As nearly every critic — rightfully — creams their jeans over Radiohead’s latest, A Moon Shaped Pool, there’s also reasonable speculation that this might it for the beloved group. The quintet has been at it for over 30 years, made nine essential rock albums — yes, even Pablo Honey kicks ass — and have naturally splintered into focusing on various side projects. Even if Radiohead isn’t retiring after its upcoming tour, there’s the question of what band or solo act will be left to assume the mantle. Of course, it’s absurd to make a case for direct lineage: Was Radiohead the next Beatles? Or the next Pavement or Stereolab? Probably not. But, the Oxford gents have become a legendary collective, especially among the 30-something set. Nobody else can really come close. So, who is up next? Which artists have exhibited that rare combination of near-flawlessness, experimentalism, and an indication of future staying power? Which act has the ability — to put it bluntly — to help to define a generation?
Boom, right off the bat I hit you with that genre-flouting business. If hip-hop is the most creative arena in music these days, then he might be its standard-bearer. Kanye West has already done well to put himself in the conversation for greatest rapper of all time, but Lamar has the potential to eclipse him — and this list is all about potential. Lamar has only released three full-length records and all of them are astonishing in depth. It’s almost scary to think what the 28-year-old might have in store.
These dudes are an unstoppable force. I, myself, thought the Ivy Leaguers were a one-trick pony when their debut came out and I’ve been proven wrong again and again. The band’s 2013 album, Modern Vampires of the City, is an outright master class in lyricism. And it’s only Vampire Weekend’s third album. It’ll be interesting to see how Rostam Batmanglij’s departure will affect the group’s trajectory. I’m guessing Ezra Koenig and the Chris’s take it in stride.
Car Seat Headrest
Getting out early on this one! Seriously, though, Will Toledo’s upcoming Teens of Denial is going to make some serious waves. The dude is a prolific genius and he’s only 23. Hold onto your butts.
Two stellar albums, one long hiatus: Who knows what could happen? Somebody let Justin Vernon borrow their cabin this winter.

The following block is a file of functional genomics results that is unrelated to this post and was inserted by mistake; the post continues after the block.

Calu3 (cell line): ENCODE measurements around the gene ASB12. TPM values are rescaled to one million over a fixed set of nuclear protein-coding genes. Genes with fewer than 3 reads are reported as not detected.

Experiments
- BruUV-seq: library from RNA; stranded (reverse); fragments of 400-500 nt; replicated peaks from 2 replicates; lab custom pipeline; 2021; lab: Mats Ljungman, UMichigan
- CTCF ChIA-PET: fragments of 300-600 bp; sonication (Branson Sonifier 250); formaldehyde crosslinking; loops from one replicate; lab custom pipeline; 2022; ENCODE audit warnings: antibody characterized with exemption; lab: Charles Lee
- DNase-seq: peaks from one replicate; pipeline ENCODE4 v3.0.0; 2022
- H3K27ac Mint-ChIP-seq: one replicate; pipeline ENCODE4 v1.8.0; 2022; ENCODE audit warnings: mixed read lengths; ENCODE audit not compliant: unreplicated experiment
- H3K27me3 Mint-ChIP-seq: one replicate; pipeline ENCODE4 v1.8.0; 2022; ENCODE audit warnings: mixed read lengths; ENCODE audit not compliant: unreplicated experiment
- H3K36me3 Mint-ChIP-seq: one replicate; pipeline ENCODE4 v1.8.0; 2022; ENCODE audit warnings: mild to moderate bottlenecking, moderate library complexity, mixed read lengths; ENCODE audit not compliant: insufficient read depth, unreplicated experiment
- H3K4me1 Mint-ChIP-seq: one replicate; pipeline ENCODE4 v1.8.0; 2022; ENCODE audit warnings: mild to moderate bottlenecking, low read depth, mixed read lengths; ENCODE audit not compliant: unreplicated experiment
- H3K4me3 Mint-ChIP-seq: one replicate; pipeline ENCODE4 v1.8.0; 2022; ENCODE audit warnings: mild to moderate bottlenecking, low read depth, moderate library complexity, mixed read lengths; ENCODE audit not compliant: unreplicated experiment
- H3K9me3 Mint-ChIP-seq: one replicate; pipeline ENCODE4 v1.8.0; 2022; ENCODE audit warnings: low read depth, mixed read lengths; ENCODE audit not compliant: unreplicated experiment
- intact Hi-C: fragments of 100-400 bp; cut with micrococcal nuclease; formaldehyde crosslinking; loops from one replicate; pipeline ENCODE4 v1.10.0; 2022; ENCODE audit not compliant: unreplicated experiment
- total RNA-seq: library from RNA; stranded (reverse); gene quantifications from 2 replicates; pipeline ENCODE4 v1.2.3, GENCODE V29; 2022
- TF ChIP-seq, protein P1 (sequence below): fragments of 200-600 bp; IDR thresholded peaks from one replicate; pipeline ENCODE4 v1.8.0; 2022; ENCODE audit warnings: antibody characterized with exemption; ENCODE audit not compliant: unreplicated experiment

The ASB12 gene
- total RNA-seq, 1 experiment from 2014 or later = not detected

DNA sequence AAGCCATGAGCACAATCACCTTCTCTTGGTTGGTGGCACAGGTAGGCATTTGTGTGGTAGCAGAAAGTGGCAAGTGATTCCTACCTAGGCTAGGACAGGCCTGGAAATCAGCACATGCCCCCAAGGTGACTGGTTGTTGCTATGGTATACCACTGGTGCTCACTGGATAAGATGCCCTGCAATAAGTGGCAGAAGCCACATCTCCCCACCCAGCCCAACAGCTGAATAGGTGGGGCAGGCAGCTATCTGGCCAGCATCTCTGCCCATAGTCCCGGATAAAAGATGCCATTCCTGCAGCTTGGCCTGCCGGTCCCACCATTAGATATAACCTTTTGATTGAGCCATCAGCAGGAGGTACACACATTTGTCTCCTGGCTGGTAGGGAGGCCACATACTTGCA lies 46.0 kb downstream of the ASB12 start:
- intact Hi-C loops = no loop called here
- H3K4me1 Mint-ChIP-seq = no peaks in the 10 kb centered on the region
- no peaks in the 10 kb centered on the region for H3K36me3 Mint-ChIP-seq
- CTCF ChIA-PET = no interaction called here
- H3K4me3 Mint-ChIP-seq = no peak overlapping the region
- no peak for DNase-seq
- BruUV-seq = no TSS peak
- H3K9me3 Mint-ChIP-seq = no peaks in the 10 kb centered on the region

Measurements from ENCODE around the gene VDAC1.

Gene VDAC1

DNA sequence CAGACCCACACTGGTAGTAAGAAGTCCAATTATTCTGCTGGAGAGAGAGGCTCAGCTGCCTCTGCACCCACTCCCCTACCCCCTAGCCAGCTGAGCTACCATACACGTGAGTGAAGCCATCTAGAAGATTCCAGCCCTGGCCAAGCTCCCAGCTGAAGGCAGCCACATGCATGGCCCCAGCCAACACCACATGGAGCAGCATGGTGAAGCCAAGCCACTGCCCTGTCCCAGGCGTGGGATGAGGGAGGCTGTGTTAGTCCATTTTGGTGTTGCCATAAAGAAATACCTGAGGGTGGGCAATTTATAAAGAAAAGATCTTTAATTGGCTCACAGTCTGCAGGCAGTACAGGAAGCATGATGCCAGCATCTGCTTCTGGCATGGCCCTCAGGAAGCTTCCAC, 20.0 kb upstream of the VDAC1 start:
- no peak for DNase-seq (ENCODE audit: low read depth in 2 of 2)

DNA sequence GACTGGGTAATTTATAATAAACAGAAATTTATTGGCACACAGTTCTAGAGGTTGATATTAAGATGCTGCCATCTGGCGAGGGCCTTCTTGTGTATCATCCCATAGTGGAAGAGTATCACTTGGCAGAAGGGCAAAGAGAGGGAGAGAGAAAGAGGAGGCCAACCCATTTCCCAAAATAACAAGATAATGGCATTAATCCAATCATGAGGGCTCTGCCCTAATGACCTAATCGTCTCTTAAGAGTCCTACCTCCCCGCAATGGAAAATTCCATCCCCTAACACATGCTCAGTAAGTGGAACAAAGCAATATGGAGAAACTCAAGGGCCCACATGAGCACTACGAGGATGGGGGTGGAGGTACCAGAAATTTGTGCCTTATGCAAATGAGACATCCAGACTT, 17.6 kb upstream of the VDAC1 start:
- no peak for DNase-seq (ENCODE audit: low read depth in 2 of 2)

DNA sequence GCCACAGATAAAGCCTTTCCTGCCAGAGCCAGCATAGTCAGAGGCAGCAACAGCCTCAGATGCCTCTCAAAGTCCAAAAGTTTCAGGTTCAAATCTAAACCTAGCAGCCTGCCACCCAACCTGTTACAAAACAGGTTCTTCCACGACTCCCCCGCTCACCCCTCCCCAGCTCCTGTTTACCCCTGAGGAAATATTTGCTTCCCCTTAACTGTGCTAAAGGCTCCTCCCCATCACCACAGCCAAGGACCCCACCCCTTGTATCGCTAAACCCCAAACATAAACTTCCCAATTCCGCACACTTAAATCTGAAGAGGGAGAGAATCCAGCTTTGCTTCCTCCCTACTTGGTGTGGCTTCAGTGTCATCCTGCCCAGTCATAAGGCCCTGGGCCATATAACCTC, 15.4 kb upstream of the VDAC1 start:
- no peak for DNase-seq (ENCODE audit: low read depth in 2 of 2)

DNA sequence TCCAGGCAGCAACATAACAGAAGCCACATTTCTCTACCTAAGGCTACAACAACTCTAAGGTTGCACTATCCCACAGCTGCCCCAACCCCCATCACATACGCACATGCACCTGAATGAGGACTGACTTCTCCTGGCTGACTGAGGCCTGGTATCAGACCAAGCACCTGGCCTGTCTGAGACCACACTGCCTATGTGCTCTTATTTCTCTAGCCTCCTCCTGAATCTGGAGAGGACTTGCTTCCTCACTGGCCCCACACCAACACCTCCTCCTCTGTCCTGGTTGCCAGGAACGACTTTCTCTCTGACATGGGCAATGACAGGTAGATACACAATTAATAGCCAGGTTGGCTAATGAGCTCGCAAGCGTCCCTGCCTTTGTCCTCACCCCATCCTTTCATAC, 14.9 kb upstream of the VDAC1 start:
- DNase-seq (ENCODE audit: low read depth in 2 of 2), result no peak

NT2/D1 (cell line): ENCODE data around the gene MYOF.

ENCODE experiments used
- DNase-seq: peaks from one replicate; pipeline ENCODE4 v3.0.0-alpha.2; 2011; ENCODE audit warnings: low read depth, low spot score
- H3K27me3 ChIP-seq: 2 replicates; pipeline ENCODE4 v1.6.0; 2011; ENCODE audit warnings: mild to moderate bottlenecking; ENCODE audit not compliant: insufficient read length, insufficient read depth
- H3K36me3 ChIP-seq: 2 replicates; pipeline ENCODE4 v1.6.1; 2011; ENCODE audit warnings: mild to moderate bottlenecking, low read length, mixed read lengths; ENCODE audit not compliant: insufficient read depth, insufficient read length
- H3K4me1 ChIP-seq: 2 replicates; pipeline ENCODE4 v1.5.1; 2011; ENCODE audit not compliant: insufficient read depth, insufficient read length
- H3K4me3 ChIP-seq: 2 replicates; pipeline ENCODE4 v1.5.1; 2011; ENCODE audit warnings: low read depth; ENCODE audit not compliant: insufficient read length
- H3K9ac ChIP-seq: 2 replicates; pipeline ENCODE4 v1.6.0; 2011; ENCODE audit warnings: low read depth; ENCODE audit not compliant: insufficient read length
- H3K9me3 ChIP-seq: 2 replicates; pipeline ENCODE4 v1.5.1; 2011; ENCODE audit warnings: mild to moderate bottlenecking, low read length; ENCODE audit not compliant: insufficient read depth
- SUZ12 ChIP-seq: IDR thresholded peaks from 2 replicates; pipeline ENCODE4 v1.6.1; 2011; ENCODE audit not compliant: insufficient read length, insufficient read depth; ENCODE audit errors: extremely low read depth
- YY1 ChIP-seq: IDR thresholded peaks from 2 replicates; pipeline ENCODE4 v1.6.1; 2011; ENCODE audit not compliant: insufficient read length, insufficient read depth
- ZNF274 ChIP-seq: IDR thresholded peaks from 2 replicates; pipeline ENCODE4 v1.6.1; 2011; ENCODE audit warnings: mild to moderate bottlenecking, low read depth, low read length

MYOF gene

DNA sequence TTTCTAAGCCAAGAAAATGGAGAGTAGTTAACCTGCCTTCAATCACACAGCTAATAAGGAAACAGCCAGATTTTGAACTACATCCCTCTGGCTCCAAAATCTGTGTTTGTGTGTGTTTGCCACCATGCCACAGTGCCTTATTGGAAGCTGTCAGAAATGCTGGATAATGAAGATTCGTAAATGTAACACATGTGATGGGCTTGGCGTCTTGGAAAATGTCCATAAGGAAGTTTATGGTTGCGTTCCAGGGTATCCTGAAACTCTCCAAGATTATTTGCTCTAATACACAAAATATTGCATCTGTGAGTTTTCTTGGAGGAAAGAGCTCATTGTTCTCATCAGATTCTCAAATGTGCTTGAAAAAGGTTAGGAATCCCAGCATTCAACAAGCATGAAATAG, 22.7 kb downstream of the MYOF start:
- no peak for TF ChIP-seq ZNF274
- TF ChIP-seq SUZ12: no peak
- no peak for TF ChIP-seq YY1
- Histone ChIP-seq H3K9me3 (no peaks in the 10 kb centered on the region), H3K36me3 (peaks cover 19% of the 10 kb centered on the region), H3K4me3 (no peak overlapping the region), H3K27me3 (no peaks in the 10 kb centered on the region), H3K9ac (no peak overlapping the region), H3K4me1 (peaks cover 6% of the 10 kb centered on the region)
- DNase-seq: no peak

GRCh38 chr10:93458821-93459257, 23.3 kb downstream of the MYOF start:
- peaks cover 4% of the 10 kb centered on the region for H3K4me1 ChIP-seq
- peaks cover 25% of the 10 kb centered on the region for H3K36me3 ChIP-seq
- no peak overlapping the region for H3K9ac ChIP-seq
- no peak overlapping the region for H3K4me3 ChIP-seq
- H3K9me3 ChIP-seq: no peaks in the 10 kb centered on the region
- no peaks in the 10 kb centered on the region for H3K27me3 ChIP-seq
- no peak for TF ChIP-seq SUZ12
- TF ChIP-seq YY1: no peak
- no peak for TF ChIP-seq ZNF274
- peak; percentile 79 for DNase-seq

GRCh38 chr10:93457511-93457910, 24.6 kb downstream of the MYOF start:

I wouldn’t have thought to put Stevens in this company but, then, last year he put out yet another stunning work, Carrie & Lowell. He’s demonstrated the ability to do concept albums, electronic work, and anthems all while he’s got the market cornered on spare, somber elegies.
The War on Drugs
Over the course of three albums, Adam Granduciel’s band has mined rock & roll gold, calling upon influences like Dylan, Petty, Young, Springsteen, Seger, Browne, and the Grateful Dead. And, somehow, the group has made it sound all their own, wholly relevant, and modern. To boot, there might not be a better — and more hardworking — live act going.
Remember this guy? 2011’s Nostalgia, Ultra had us all, “Oh, shit,” while 2012’s Channel Orange got us like, “Oh! Shit!” Word is he’s been working on a follow-up for about three years now — which is a very Radiohead timeframe. (Nostalgia, Ultra even featured a brief Radiohead snippet). Let’s all hope it’s up to snuff.
Kevin Parker & Co. have been putting out such fantastic music at a steady clip that it’s high time to stop and evaluate. The three LPs are all masterful in their own way and Tame Impala’s psychedelic electronica is sui generis in a way that would make Radiohead proud.
Don’t fake the funk on Grizzly Bear: They remain a heavyweight, anchored by two distinctive frontmen. Time to get pumped that they’re almost back in the studio.
Future Islands may have exploded in 2014, but the Baltimore group had been making catchy, moody tunes for years before that. The band’s live show — anchored by the inimitable Samuel T. Herring — is, of course, a sight to behold. Hopefully the studio material can keep up.
A personal favorite; everything these guys do is wonderful. Don’t sleep on ‘em.